What is it?


Charles W. Thwaites (Milwaukee 1904–2002 La Residencia, New Mexico)


Alike in Trembling Hope Repose




Oil on canvas


23 1/2 x 35 7/16 in.

Credit line

Gifted 2011, Estate of Charles W. Thwaites 

About the Work


Using lurid colors, shattered brushwork, and an illogically conceived space, Charles W. Thwaites created a hauntingly memorable scene of sorrow and loss. By the time he painted Alike in Trembling Hope Repose in 1940, Thwaites had established a reputation as one of the nation’s leading Realist painters. His customary subjects were bawdy burlesques, urban blight, and unremarkable interiors, but his focus on the “common” man is nowhere more poignantly expressed than in this painting. Its inspiration and title come from a stanza in Thomas Gray’s poem “Elegy in a Country Churchyard,” published in England in 1751:

No farther seek his merits to disclose,
Or draw his frailties from their dread abode,
(There they alike in trembling hope repose,)
The bosom of his Father and his God.

The poem is a meditation on death and remembrance as contrasted in the passing of an obscure versus a well-known person. Thwaites focused on mourners paying their respects to the ordinary man, one who had led a good country life. The composition is crowded with bulky, rustic figures. Light is the element that permeates and establishes the ceremonial nature of the gathering. The three-branched wall sconce—perhaps a symbol of the Trinity—opens up a space in the center to bathe the deceased in light; an arrangement of palm branches at the foot of the coffin suggests the theme of resurrection.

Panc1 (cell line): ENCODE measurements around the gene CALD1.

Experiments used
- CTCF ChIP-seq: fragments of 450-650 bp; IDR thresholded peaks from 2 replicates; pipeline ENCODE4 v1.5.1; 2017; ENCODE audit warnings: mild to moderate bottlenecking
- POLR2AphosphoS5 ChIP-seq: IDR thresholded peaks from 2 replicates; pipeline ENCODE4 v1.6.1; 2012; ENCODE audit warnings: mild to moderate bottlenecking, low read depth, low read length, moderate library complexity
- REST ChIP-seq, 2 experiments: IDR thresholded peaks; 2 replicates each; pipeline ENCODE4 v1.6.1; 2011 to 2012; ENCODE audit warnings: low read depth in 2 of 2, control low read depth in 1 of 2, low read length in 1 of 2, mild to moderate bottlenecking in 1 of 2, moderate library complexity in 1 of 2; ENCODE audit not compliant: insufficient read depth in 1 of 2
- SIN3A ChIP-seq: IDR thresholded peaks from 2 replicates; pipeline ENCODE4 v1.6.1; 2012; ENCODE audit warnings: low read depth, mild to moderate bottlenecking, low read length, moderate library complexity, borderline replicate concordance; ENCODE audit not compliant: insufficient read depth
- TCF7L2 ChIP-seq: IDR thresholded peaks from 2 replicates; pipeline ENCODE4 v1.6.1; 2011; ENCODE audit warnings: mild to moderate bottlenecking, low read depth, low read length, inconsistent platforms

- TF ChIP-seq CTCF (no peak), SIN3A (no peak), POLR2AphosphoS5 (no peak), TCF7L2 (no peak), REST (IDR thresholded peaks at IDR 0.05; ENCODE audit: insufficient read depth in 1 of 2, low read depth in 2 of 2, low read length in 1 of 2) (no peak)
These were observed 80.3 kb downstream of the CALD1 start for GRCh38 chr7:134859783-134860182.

Stereotypical depictions of physiognomy and expression suggest character and class, from the well fed mourner on the right to the intimate triangle of the frail widow being consoled by her son, whose work-worn hand provides a comforting touch. Thwaites’s erudite literary reference underscores the commonality of the human experience across all classes.